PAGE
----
DIY Day at Bow Seat: How to Make Seashell Tea Lights
February 5, 2015

Here at FTBS, we like to take “Crafting Days” where we do something creative to keep the artistic spirit of the ocean alive in our work.  Beautiful and functional, these little lights are just the thing to help you out if you get caught in a blizzard.

1. Gather your shells – the deeper the “bowl” of the shell, the longer your light will last. Wash any dirt off, and dry them.image022


2. (Optional) You can spray the outside of the shell with acrylic spray to enhance the color of the shell, and make it look like it’s wet. We tried spraying one shell and decided we liked the matte, natural look better, but you do you.image024


3. Melt your wax – we used soy wax flakes but use whatever wax you want. You can even melt the scraps from any other candles you have lying around. Melt slowly on low heat in a stainless steel pot (they are easier to clean than Teflon…just wipe out with a paper towel while the wax is still melted). Once it’s melted, you can add essential oils for fragrance and special dyes for color. We left ours simple and unscented.image026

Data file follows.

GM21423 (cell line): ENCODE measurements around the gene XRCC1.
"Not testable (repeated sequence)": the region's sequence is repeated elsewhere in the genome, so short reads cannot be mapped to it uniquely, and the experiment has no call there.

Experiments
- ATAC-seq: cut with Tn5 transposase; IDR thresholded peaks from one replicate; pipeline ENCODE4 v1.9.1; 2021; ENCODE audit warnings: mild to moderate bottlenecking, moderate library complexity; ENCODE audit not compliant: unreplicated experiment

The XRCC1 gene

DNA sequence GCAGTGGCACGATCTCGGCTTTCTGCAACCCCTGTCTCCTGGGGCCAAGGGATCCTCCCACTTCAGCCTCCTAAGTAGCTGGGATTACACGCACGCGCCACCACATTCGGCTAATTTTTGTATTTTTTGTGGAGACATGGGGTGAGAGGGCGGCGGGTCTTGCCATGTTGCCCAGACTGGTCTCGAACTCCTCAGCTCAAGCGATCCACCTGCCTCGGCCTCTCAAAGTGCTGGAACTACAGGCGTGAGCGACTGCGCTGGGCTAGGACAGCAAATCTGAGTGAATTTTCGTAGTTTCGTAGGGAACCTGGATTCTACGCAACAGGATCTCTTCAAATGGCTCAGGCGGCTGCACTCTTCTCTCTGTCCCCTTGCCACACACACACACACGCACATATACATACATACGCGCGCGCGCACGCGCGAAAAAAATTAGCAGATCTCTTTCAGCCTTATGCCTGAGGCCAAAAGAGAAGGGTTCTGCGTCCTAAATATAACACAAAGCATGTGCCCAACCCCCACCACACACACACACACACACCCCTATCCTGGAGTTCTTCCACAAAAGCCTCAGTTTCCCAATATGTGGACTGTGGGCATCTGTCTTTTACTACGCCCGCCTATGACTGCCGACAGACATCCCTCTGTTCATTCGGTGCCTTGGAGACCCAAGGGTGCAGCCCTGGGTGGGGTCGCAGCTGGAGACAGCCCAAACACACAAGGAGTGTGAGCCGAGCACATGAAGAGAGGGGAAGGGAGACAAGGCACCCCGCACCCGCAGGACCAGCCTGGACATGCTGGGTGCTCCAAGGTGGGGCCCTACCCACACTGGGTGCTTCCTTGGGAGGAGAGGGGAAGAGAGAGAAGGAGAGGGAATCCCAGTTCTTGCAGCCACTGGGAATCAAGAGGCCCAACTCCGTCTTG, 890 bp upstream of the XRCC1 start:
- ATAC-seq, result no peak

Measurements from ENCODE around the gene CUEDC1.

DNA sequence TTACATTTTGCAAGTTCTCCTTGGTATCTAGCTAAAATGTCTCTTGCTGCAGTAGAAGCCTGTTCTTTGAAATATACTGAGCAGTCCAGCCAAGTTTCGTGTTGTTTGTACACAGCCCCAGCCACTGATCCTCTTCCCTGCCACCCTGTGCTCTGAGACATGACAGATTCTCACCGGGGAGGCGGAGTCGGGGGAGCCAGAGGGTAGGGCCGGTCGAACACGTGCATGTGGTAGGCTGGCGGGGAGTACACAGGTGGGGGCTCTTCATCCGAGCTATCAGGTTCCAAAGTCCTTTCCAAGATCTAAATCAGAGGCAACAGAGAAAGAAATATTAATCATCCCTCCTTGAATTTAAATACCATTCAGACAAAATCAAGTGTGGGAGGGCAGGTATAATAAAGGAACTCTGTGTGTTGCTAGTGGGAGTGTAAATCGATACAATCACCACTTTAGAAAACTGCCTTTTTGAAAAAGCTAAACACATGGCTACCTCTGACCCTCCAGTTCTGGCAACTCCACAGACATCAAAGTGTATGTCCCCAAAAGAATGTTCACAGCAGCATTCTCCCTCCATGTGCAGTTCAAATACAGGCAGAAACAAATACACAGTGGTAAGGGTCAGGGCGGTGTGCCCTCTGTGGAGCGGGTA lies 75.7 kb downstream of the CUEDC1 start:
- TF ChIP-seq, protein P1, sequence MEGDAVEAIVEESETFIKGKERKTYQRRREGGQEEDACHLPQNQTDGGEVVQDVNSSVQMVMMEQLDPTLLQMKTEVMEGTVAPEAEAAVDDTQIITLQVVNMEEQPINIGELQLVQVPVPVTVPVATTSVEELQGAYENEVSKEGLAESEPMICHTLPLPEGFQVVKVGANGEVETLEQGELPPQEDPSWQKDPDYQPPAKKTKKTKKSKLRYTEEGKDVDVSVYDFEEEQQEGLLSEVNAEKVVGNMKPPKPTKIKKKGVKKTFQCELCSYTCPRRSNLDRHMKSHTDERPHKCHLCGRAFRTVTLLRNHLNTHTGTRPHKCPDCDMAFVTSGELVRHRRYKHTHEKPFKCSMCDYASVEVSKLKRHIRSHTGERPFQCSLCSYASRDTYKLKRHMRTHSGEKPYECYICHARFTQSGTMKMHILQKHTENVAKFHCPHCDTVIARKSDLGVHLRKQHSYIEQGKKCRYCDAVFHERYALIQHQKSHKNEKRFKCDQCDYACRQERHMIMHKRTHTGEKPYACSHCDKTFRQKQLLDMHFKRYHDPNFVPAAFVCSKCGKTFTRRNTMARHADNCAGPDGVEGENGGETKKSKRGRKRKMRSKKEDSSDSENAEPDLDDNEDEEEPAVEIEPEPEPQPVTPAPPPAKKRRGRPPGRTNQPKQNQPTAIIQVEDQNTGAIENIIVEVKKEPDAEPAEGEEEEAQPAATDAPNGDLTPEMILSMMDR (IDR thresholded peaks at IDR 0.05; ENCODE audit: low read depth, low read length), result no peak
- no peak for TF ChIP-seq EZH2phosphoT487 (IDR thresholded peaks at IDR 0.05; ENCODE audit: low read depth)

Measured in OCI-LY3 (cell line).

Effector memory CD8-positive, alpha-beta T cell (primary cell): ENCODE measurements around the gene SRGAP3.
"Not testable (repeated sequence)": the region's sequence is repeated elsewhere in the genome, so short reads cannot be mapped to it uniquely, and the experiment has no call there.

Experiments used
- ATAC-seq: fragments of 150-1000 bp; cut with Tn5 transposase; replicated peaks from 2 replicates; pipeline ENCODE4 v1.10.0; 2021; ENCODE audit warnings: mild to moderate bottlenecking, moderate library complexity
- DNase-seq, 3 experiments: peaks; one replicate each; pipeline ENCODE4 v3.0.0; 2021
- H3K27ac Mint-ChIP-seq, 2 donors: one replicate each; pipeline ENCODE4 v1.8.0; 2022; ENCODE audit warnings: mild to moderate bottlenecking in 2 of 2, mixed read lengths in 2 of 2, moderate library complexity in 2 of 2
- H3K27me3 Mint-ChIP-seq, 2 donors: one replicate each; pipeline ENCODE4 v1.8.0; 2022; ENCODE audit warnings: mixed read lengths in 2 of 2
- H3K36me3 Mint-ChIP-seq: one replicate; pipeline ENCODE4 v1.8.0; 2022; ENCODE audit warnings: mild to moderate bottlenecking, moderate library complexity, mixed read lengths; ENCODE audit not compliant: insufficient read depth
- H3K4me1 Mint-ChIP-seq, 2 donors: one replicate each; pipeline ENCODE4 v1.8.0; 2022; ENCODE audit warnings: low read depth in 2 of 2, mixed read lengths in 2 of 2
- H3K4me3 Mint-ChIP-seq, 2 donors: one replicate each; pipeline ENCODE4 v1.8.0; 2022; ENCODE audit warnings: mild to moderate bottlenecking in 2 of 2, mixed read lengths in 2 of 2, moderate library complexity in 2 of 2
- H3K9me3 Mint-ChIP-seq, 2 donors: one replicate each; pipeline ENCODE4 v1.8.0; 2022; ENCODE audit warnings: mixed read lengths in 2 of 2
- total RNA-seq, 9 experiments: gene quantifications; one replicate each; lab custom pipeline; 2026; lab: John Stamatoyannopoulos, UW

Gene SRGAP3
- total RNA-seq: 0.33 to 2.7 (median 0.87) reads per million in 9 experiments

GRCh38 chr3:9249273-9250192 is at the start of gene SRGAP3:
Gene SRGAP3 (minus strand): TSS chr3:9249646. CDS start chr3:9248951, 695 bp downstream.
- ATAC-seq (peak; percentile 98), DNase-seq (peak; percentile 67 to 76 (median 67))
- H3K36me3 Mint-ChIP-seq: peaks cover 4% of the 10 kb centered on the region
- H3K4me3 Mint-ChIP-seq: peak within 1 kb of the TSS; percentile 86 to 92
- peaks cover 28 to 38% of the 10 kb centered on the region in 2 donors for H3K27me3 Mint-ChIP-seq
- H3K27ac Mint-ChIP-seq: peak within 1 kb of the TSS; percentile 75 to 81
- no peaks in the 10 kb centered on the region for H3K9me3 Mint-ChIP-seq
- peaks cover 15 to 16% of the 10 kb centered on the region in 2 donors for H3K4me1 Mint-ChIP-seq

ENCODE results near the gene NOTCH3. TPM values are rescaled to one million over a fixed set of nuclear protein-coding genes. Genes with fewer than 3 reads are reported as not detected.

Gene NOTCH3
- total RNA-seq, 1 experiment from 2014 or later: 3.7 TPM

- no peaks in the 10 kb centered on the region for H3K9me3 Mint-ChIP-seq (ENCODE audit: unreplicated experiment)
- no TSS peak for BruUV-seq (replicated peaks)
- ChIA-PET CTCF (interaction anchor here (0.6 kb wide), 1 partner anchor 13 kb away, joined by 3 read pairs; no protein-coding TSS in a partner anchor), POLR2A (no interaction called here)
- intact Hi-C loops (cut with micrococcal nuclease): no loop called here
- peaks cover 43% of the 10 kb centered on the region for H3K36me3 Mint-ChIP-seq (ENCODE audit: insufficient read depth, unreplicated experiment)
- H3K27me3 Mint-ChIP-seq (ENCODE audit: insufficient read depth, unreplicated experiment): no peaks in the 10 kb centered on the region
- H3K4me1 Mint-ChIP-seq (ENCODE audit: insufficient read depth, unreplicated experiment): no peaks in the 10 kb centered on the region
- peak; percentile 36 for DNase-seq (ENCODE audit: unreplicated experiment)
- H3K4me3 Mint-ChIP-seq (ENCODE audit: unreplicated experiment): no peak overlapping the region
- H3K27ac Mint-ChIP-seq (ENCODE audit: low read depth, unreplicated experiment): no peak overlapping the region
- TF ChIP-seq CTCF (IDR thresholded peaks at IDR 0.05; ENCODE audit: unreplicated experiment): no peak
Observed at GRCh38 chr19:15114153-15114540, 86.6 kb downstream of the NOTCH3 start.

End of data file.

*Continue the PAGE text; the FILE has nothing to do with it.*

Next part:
4. Pour wax gently into the shells. We had to prop up our shells with pieces of paper towel to make sure they didn’t tilt when we poured.image028


5. Insert wick. A lot of candle tutorials tell you to add the wick first, but because these tea lights are so small it doesn’t really matter. We found that inserting it after we poured helped it stand up straighter and stay in place. Leave about a 1/4 inch wick on top.image030


6. Let cool. Wait until the wax sets, plus a few hours. We waited a whole day just in case.


7. Light it up and enjoy!!! The smaller-shell-candles last only a few minutes, but the bigger ones can stay lit for hours!


Share with us if you’ve done any sea-related crafts lately, and we might try it out and feature you and your craft on our media. Stay safe and well-lit!

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DIY Day at Bow Seat: How to Make Seashell Tea Lights